The question becomes how much is Harvard or Yale worth to you if others are offering a full ride and your family make more than $100K a year? Harvard is still $50K per year, and even for a 200K per year family, that's a big bill....

SCSU Euro
09-30-2009, 04:21 PM
I would guess that 75% of hockey families are above the $100K family income threshold, at least in the USA.

I'll take the under on that.

dggoddard
09-30-2009, 04:33 PM
I'll take the under on that.I think you are probably right, but if you broke it down geographically Swami would probably be right.

Kids from rural Canada, Minnesota, Michigan & Massachusetts are probably the under 100K. But those hockey strongholds provide plenty of low-cost opportunities for talented kids to continue to develop.

Kids from California, the sunbelt, prep school kids back East and perhaps kids from the major urban centers are probably well over 100 K. These areas have elite programs and quality coaches, but its on a pay-as-you-go basis, which probably excludes many talented kids who can't afford it.

bothman
09-30-2009, 04:42 PM
I've always wondered what exactly is untouchable. At Cornell there were a few guys on the hockey team who probably could have qualified unaided. Two players even held down 3.9s in Biology and our probably med school grads as we speak. However most players didn't exactly seem like they had set the academic world on fire before arriving on campus. I doubt we were letting in SEC football level SAT scores, but I'd be stunned if a few of those guys broke 1000 and 3.0 in HS.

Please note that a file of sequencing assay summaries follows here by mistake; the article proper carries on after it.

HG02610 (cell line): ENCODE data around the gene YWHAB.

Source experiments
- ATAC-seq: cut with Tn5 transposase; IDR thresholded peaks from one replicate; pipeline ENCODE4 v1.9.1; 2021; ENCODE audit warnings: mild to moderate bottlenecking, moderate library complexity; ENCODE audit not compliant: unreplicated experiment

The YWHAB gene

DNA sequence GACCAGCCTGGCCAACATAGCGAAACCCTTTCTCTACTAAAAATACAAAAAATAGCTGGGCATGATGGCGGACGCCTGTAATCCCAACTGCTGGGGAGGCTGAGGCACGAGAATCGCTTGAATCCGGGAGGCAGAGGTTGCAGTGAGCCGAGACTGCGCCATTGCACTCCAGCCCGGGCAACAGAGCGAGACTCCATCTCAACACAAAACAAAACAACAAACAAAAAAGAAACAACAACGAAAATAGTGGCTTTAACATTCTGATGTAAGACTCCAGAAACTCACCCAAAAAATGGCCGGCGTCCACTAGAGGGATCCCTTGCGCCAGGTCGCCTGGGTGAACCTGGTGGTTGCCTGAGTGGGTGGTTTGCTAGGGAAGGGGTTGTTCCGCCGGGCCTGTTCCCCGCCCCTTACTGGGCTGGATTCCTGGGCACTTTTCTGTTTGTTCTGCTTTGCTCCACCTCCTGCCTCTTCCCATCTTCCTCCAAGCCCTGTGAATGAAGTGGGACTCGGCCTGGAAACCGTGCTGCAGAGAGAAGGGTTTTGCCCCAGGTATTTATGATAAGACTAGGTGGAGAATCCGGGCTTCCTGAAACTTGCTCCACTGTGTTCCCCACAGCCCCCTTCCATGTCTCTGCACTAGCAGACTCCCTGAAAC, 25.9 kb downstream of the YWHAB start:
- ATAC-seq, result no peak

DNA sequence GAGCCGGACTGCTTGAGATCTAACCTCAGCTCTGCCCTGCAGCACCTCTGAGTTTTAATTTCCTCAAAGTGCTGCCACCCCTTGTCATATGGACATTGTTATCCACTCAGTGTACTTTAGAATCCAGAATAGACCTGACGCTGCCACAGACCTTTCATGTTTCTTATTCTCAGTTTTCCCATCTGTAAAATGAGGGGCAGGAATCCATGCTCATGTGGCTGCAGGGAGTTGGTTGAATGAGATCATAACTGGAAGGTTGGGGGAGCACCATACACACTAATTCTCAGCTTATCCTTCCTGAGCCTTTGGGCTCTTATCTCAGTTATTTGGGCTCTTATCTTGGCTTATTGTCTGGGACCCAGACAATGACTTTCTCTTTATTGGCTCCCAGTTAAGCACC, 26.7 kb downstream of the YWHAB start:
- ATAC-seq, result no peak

With the caveat that I'm sure the academic standards at Yale and Harvard are higher.

There is a great book called "Playing the Game" where it discusses the nuances of recruinting in the Ivy league - Academic Index, No LOIs, etc. it's a great read and goes into not only the rules, but also some great personal stories of some high profile recruits and what the recruiting process was like amongst the Ivies.

There are nuances, but at a high level, there are athletes that Cornell can admit that Harvard & Yale can not because Cornell's relative AI is lower than that at Harvard & Yale.

bothman
09-30-2009, 04:44 PM
Except in Toronto and Vancouver, where living costs are far higher (you can do it on less than 100K by your "comfort" is going to be limited when compared to other areas of Canada). I would guess that 75% of hockey families are above the $100K family income threshold, at least in the USA. Canada may be a little lower, but hockey costs are usually somewhat lower in Canada due to the greater availability of ice in most Canadian towns.

The question becomes how much is Harvard or Yale worth to you if others are offering a full ride and your family make more than $100K a year? Harvard is still $50K per year, and even for a 200K per year family, that's a big bill....

Swami, as usual you are spot on. Harvard has made some great Canadian inroads as of late for the reasons you state above.